It is noted that FIG. 1, as well as many of the other drawing figures included herein, are not drawn to scale. In particular, it should be noted that the angle of incidence of the X-ray beam 16 relative to the mirror surface is very large (near 90°), as is the angle of reflectance, such that the beam just glances off of the mirror surface to the workpiece. This is best illustrated in FIGS. 2A and 2B where there is shown top (elevation) and side (plan) views, respectively, of the optical layout of the lithography system of FIG. 1. Like FIG. 1, FIGS. 2A and 2B are not drawn to scale, but the dimensional numbers and angles presented in FIGS. 2A and 2B are representative of typical values that are used with a particular lithography system made in accordance with the present invention.
Referring to the particular optical layout of FIGS. 2A and 2B, it is seen that the nominal angle of incidence is 88.5°. The source (represented in FIGS. 2A and 2B as a point 18) is 2.25 meters from the rotation axis 28 of the mirror 12. The workpiece 22 is 9.75 meters from the mirror axis 28. The beam 16 fans out from the point source 18 at an angle of 29 milliradians in the horizontal direction and 1.4 milliradians in the vertical direction. The footprint of this beam on the mirror 12 is 65 mm wide and a little less than 300 mm long. The system is thus designed to collimate the reflected beam 16' to a width of 65 mm. Hence, the length of the focal line 20, or the distance W shown in FIG. 1, is also approximately 65 mm. The scan distance or scan height H of the focal line on the workpiece surface is on the order of 25 mm. It is to be emphasized that these distances and dimensions are only representative of a typical lithography system. The particular dimensions used for any given optical layout will be governed by the particular application for which the X-ray lithography system is to be used.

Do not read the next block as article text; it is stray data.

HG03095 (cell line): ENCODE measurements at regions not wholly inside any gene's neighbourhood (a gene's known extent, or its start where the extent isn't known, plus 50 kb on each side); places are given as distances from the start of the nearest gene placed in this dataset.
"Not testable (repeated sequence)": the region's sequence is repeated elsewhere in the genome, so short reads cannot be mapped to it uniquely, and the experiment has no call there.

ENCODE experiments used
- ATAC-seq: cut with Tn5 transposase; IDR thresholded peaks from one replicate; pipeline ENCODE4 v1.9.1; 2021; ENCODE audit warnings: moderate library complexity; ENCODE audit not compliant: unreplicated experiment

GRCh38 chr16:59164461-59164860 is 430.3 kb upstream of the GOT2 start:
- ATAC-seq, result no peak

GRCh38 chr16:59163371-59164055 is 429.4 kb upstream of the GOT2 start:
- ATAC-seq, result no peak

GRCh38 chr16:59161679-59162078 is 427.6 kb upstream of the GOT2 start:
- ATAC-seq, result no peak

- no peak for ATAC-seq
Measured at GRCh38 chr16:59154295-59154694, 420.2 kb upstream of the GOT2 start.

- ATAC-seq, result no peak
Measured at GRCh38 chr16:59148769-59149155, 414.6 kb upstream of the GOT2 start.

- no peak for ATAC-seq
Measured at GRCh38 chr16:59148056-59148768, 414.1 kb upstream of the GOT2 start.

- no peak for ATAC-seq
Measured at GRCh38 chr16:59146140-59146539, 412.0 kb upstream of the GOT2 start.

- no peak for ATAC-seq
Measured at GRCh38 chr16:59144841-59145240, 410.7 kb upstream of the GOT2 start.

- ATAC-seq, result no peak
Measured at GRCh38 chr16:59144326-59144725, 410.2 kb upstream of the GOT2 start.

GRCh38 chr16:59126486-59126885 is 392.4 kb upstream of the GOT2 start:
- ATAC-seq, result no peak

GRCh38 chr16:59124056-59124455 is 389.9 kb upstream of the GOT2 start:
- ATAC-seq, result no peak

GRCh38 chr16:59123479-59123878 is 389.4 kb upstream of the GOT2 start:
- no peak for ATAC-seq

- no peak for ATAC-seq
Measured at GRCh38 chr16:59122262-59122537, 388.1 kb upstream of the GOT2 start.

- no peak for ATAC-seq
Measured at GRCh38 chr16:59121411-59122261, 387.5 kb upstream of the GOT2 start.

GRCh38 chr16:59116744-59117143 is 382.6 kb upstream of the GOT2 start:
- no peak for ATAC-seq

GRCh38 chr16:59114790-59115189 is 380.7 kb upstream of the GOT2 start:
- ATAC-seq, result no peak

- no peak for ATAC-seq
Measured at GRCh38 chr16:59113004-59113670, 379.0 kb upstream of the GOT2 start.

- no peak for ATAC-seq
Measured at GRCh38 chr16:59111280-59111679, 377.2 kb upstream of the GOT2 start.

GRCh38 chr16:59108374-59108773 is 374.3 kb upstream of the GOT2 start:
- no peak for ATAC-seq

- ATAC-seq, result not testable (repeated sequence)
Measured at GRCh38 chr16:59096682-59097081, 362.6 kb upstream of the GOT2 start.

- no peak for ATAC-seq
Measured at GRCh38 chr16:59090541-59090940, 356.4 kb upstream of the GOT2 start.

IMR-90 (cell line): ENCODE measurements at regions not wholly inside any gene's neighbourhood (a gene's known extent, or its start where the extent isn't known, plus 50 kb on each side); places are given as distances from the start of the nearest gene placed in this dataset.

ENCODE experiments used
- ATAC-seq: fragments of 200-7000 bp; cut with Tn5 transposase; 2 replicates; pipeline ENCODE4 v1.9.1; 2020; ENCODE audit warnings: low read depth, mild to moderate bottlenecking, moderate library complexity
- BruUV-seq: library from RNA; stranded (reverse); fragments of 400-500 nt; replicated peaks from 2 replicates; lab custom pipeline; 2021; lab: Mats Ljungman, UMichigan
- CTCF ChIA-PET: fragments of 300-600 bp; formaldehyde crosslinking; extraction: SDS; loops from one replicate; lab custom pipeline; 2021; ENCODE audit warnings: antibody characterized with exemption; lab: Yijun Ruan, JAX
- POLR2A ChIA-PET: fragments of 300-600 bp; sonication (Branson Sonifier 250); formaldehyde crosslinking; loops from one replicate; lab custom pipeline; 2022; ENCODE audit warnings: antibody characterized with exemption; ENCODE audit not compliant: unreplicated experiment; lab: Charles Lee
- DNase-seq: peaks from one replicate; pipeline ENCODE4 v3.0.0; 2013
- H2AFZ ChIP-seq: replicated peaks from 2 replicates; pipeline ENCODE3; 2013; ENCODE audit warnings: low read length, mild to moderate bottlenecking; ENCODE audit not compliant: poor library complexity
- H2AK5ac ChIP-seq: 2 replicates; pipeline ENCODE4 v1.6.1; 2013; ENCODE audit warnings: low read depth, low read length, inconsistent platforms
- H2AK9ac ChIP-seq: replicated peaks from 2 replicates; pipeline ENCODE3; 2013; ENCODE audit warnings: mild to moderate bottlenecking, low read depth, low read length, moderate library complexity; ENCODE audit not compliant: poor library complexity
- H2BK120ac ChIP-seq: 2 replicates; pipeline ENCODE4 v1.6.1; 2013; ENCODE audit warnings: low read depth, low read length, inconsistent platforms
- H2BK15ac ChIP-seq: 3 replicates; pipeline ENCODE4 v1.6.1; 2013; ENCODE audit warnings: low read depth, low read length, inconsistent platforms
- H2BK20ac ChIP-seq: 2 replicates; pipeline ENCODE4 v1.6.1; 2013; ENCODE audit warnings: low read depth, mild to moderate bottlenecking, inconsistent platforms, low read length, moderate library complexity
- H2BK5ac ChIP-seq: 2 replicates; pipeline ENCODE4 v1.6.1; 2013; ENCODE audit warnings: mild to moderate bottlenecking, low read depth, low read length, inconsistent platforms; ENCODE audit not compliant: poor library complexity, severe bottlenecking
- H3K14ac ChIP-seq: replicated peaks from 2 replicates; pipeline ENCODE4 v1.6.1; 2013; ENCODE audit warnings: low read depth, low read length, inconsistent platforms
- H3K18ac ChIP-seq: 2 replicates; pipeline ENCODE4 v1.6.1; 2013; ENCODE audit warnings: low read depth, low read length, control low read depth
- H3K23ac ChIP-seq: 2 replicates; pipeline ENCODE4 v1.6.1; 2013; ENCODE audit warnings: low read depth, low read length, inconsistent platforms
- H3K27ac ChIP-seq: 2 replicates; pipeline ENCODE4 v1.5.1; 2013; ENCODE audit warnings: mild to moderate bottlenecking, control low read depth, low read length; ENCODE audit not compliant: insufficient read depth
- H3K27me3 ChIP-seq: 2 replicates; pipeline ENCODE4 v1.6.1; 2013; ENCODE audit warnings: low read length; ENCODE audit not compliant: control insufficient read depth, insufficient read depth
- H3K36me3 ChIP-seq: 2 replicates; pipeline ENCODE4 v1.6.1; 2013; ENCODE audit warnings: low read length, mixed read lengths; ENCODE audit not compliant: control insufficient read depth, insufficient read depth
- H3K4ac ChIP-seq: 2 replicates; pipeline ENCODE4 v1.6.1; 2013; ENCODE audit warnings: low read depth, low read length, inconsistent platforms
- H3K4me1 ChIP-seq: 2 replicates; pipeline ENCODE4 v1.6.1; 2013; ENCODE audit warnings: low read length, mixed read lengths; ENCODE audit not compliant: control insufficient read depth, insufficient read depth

FIGS. 3A, 3B and 3C show an isometric view, end view, and top view, respectively, of the mirror 12 that is used with the lithographic system 14 shown in FIG. 1. Included in FIG. 3A is an X-Y-Z coordinate system that defines an x, y and z direction relative to the geometry of the mirror 12 for purposes of the present invention. As seen in these figures, the mirror 12 includes a rectangular base or substrate 40 having a thickness T. For the particular example shown in FIG. 2A, the surface of the mirror 12 has a length of about 30 cm and a width of about 75 mm. A typical thickness for the mirror 12 having dimensions as described above may be on the order of 50 mm. The substrate and mirror surface may be made from any suitable material, such as plated metal if cooling is required, or glass or fused silica if cooling is not required. An optical coating of a heavy metal such as gold, rhodium, platinum, etc., is applied to the mirror surface after polishing to achieve high X-ray reflecting efficiency.